I read via Domain Name News that Twitter's trademark application for TWEET has run into problems. The application has initially been rejected due to a likelihood of confusion between Twitter's application and the following three prior pending trademark applications:
(1) TWEETMARKS (filed March 19, 2009, first use in commerce 2009/02/01)
(2) COTWEET (filed March 23, 2009, first use in commerce 2009/01/06)
(3) TWEETPHOTO (filed March 29, 2009, first use in commerce 2009/03/1
I think Twitter waited too long to file their application. Just look at the dates above. It's only recently that the other three marks have been used in commerce. When did Twitter start using the term TWEET? Does anyone actually know?
It's not impossible for Twitter to somehow overcome the USPTO's initial objections regarding the cited prior applications (time will tell). Twitter has 6 months (from 1st July 2009) to respond to the USPTO's objections.
Another potential objection by the USPTO is that the term TWEET is not distinctive and is too generic to trademark. Again, time will tell if this happens.
From what I can tell from the USPTO website, Twitter is going to wait and see if the 3 cited applications proceed to registration before it files arguments (re likelihood of confusion between its TWEET mark and the 3 prior marks).
Twitter's application will likely go into suspension pending the final outcome of these 3 cited applications.
I do not know the legalities. I was under the impression that Twitter allowed other people to register domain names with 'twitter' as part of the name. In other words, they did not protect the 'Twitter' name on the past. This was a deliberate policy. I do not know if it is still in effect.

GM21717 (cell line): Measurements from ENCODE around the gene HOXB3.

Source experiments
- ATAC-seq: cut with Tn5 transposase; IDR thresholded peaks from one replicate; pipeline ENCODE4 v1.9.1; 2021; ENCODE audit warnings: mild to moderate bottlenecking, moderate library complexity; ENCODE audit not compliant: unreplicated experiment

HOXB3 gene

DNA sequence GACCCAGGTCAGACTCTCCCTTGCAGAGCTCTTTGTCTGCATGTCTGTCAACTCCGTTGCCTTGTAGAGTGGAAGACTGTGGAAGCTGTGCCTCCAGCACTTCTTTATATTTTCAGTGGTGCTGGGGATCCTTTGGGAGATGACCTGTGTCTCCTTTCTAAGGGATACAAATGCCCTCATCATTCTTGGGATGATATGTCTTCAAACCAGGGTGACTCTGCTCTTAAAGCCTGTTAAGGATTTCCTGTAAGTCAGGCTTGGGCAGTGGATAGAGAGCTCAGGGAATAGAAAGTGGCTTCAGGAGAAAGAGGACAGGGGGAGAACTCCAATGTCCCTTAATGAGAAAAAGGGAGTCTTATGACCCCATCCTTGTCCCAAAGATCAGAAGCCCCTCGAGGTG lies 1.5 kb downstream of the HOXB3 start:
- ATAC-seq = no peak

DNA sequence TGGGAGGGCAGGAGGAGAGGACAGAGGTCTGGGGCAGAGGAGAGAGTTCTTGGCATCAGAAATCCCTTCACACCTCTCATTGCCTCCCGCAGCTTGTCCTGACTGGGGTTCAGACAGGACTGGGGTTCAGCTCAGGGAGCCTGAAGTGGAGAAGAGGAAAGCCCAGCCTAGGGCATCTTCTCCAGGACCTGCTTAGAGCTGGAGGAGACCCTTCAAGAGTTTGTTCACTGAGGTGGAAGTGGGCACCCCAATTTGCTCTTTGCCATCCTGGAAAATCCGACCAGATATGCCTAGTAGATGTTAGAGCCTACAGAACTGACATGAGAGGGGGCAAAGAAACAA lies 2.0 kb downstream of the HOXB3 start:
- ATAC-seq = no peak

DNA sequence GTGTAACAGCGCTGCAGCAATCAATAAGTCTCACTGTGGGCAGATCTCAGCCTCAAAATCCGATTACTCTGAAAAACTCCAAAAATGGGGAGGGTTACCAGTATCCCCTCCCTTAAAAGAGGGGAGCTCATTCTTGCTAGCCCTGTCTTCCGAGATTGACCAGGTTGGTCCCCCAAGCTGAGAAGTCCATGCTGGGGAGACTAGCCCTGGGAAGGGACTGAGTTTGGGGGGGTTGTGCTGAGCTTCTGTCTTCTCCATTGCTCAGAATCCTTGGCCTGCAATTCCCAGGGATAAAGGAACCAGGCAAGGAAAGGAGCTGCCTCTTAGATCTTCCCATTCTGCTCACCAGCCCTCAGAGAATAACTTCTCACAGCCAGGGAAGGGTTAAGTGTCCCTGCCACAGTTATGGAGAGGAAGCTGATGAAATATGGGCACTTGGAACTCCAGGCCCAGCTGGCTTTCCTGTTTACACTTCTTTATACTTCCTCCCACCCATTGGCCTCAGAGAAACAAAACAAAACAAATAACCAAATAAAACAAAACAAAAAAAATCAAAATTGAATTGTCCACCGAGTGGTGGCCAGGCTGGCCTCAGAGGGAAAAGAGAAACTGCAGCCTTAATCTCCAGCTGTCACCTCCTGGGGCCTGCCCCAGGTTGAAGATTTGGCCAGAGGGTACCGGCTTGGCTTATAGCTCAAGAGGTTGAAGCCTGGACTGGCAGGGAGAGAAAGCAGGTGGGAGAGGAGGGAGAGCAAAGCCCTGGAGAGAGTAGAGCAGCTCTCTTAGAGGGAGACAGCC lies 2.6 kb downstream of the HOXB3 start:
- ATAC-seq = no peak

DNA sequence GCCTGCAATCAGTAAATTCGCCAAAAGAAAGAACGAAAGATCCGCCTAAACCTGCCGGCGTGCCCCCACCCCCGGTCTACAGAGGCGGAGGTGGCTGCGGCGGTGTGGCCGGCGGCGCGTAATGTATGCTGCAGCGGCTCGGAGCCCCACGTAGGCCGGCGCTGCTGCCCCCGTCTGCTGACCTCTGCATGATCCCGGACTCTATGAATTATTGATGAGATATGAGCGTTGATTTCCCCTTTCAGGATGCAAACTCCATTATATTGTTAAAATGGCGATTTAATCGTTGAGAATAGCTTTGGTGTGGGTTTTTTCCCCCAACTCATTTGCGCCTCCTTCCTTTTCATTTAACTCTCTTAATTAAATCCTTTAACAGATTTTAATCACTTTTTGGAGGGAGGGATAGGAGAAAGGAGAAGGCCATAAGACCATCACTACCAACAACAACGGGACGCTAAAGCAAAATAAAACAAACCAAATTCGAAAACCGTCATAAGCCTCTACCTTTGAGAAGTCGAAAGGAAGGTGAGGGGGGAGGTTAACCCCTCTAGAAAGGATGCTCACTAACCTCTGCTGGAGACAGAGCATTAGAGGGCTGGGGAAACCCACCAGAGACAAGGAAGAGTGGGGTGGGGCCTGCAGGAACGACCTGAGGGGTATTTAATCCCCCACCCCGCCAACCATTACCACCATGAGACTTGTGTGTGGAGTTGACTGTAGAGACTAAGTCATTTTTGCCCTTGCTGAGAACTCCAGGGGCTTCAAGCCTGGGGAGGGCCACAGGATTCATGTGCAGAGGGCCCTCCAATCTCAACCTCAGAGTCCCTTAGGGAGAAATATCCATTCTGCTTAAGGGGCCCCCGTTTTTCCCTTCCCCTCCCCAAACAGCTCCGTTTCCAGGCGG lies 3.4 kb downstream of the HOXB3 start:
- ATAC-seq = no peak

Thanx for the update, Chandan. It appears I was right, Twitter is not super-protective of its name. But its policy of being lenient raises other questions, which may require a lawyer to answer.
It appears Twitter wants to take the position that it will allow some use of its name by third parties, but try not to allow some other use of its name by other third parties. I am not sure whether courts allow this selective use. My understanding is that courts like all-or-none decisions. If Twitter sues all third party users, courts accept that. But courts don't like it when Twitter decides it will sue here but not there.
Think of this analogous situation: people (in the US, at least) have privilege over their medical records. Third parties do not have access to a person's medical records.
Let's say husband and wife sue each other for divorce. Their medical records cannot be used as part of the divorce proceedings. But let's say the wife, for example, says husband drove her crazy and she started seeing a therapist. The moment she write words like that in her legal papers she waives privilege to her medical records and her husband has free access to them. Her privilege is gone.
In the same way, if Twitter permits some use of its name, but tries to stop other use of its name, I am not sure whether courts will allow selective use at Twitter's discretion. It is possible (lawyer here please) courts will say either you disallow everyone or you allow everyone, you cannot pick and choose.